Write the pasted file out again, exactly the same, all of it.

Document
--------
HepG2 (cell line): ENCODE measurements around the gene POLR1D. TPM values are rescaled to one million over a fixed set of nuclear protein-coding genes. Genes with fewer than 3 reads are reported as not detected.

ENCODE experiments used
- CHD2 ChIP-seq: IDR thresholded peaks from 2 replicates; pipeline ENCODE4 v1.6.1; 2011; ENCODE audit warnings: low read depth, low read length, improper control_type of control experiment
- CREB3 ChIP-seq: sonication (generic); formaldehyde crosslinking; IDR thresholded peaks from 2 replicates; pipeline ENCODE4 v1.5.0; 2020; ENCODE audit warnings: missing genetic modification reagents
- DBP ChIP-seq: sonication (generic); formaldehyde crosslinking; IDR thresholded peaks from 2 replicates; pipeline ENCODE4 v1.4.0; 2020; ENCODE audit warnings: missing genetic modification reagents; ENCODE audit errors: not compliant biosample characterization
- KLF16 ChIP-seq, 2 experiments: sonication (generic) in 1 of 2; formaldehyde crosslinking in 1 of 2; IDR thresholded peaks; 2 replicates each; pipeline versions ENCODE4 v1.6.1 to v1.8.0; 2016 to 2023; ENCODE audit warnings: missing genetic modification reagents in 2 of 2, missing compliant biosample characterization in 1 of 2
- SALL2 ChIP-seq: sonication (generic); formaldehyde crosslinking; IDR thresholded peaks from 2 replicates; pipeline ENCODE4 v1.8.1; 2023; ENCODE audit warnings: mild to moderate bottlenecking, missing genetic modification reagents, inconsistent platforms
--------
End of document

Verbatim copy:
HepG2 (cell line): ENCODE measurements around the gene POLR1D. TPM values are rescaled to one million over a fixed set of nuclear protein-coding genes. Genes with fewer than 3 reads are reported as not detected.

ENCODE experiments used
- CHD2 ChIP-seq: IDR thresholded peaks from 2 replicates; pipeline ENCODE4 v1.6.1; 2011; ENCODE audit warnings: low read depth, low read length, improper control_type of control experiment
- CREB3 ChIP-seq: sonication (generic); formaldehyde crosslinking; IDR thresholded peaks from 2 replicates; pipeline ENCODE4 v1.5.0; 2020; ENCODE audit warnings: missing genetic modification reagents
- DBP ChIP-seq: sonication (generic); formaldehyde crosslinking; IDR thresholded peaks from 2 replicates; pipeline ENCODE4 v1.4.0; 2020; ENCODE audit warnings: missing genetic modification reagents; ENCODE audit errors: not compliant biosample characterization
- KLF16 ChIP-seq, 2 experiments: sonication (generic) in 1 of 2; formaldehyde crosslinking in 1 of 2; IDR thresholded peaks; 2 replicates each; pipeline versions ENCODE4 v1.6.1 to v1.8.0; 2016 to 2023; ENCODE audit warnings: missing genetic modification reagents in 2 of 2, missing compliant biosample characterization in 1 of 2
- SALL2 ChIP-seq: sonication (generic); formaldehyde crosslinking; IDR thresholded peaks from 2 replicates; pipeline ENCODE4 v1.8.1; 2023; ENCODE audit warnings: mild to moderate bottlenecking, missing genetic modification reagents, inconsistent platforms